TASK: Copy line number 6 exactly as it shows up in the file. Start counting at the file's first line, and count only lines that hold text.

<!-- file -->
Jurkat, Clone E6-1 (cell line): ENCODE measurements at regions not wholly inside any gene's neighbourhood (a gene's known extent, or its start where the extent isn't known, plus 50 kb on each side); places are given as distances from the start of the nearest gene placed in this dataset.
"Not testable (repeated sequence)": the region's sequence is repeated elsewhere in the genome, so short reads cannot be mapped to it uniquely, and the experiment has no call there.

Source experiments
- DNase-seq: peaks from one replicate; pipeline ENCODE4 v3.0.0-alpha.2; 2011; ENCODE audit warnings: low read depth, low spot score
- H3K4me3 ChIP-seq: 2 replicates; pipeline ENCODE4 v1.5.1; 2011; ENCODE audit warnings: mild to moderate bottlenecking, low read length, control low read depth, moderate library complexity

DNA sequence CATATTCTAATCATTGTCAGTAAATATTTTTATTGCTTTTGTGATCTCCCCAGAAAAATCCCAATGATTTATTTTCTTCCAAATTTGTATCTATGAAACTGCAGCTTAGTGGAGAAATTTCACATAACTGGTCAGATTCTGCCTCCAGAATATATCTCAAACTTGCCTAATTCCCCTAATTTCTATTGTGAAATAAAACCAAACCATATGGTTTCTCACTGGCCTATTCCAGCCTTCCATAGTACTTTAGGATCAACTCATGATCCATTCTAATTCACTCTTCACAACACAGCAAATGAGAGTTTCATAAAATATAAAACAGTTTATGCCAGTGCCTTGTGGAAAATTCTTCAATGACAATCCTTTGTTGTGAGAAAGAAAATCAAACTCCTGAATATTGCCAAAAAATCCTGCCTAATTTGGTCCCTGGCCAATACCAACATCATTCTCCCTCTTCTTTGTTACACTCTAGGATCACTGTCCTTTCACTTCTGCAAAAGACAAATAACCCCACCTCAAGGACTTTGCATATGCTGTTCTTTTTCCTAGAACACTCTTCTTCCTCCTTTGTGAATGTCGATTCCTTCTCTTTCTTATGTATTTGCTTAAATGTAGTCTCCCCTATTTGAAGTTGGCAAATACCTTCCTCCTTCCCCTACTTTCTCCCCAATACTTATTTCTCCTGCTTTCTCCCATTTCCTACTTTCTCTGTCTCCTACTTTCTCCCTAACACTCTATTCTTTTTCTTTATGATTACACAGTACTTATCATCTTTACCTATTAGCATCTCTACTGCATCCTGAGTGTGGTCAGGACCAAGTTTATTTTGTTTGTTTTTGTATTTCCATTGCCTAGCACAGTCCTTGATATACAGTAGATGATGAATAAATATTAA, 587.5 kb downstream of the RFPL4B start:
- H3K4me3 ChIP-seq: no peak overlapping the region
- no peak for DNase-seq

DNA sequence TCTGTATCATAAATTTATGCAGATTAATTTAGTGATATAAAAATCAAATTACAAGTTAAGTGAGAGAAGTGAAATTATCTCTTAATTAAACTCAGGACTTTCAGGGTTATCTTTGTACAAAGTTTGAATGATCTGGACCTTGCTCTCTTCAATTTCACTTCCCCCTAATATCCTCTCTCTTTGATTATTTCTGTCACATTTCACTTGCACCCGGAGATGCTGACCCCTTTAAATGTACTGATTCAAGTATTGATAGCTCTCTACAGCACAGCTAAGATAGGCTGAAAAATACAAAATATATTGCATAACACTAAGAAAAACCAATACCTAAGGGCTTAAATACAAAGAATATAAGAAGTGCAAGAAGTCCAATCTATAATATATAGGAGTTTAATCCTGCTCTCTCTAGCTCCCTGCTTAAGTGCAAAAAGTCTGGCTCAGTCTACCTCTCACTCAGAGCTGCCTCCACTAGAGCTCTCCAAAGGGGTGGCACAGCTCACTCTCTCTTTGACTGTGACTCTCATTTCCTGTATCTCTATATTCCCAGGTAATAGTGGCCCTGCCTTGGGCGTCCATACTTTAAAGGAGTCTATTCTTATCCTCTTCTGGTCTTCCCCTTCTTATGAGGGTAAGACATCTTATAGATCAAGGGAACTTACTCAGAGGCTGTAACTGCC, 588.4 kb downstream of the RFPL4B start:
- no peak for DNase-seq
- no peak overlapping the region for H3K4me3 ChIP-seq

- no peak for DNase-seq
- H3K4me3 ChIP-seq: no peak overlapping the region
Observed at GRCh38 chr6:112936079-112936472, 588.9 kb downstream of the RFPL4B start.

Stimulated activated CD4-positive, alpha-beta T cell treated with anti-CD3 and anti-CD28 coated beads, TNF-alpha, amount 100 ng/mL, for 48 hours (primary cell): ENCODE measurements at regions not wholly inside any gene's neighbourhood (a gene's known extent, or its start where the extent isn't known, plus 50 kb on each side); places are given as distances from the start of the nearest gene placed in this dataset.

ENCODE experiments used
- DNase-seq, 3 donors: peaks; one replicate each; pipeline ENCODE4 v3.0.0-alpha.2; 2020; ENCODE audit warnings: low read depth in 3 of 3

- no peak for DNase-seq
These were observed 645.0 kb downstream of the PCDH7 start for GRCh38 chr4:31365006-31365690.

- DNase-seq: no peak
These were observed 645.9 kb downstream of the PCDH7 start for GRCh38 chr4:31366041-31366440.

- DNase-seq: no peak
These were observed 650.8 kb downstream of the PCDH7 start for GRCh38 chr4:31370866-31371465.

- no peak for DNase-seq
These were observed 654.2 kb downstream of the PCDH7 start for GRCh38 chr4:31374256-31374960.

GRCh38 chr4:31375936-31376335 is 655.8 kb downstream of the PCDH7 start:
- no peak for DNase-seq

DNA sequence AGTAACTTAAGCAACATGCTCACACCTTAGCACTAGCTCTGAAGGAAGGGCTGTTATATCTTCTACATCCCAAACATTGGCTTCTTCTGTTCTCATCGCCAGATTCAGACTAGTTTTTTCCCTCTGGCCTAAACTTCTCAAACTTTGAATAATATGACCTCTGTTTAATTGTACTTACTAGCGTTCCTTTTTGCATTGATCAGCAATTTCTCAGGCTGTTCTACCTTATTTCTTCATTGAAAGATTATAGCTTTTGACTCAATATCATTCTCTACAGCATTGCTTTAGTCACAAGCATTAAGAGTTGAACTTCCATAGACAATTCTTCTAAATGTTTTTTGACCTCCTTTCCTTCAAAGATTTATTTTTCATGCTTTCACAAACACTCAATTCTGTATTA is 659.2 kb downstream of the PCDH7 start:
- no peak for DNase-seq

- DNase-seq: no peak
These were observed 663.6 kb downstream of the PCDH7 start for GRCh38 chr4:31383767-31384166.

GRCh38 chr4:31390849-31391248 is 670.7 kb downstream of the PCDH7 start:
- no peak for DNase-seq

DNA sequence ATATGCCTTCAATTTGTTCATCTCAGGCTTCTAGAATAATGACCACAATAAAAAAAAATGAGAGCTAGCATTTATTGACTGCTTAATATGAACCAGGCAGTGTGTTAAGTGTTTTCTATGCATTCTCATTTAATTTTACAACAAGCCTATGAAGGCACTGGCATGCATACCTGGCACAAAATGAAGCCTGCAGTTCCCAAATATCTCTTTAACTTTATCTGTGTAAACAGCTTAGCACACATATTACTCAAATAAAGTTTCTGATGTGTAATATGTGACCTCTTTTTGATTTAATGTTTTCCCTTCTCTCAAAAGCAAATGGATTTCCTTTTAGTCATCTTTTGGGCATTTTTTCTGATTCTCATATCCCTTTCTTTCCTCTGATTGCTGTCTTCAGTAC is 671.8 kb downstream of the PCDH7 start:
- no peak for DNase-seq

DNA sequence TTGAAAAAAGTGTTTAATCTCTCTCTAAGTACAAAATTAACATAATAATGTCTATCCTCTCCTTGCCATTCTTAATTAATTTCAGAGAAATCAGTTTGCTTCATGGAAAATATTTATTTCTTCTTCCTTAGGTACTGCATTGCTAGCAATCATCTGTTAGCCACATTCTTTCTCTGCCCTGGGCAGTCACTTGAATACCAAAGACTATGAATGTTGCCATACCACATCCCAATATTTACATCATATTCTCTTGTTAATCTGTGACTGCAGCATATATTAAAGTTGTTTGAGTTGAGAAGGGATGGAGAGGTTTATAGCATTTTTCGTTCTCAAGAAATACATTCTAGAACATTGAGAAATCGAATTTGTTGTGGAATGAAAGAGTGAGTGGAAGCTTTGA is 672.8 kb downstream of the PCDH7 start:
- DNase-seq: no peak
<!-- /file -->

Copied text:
DNA sequence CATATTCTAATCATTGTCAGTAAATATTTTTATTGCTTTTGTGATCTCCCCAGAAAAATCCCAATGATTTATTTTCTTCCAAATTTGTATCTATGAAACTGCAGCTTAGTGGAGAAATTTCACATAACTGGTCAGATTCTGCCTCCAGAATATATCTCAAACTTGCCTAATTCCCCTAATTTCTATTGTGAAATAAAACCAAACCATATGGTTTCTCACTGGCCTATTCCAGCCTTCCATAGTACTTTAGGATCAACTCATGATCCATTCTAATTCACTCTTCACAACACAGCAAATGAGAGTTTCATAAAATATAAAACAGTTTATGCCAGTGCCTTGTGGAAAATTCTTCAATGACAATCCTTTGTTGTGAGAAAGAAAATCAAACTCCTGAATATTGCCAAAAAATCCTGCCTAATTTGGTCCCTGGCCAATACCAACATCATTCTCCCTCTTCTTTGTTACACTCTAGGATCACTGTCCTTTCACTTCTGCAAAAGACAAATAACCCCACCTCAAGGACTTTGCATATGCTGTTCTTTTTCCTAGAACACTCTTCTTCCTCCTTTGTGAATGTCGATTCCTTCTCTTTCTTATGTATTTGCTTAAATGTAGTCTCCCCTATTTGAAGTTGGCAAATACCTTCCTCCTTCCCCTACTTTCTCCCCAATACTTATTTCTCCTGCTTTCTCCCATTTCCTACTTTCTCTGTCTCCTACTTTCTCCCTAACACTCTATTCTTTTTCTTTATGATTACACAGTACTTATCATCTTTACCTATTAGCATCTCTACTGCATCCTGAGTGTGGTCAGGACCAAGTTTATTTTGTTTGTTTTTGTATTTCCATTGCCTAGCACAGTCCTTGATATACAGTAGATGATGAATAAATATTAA, 587.5 kb downstream of the RFPL4B start: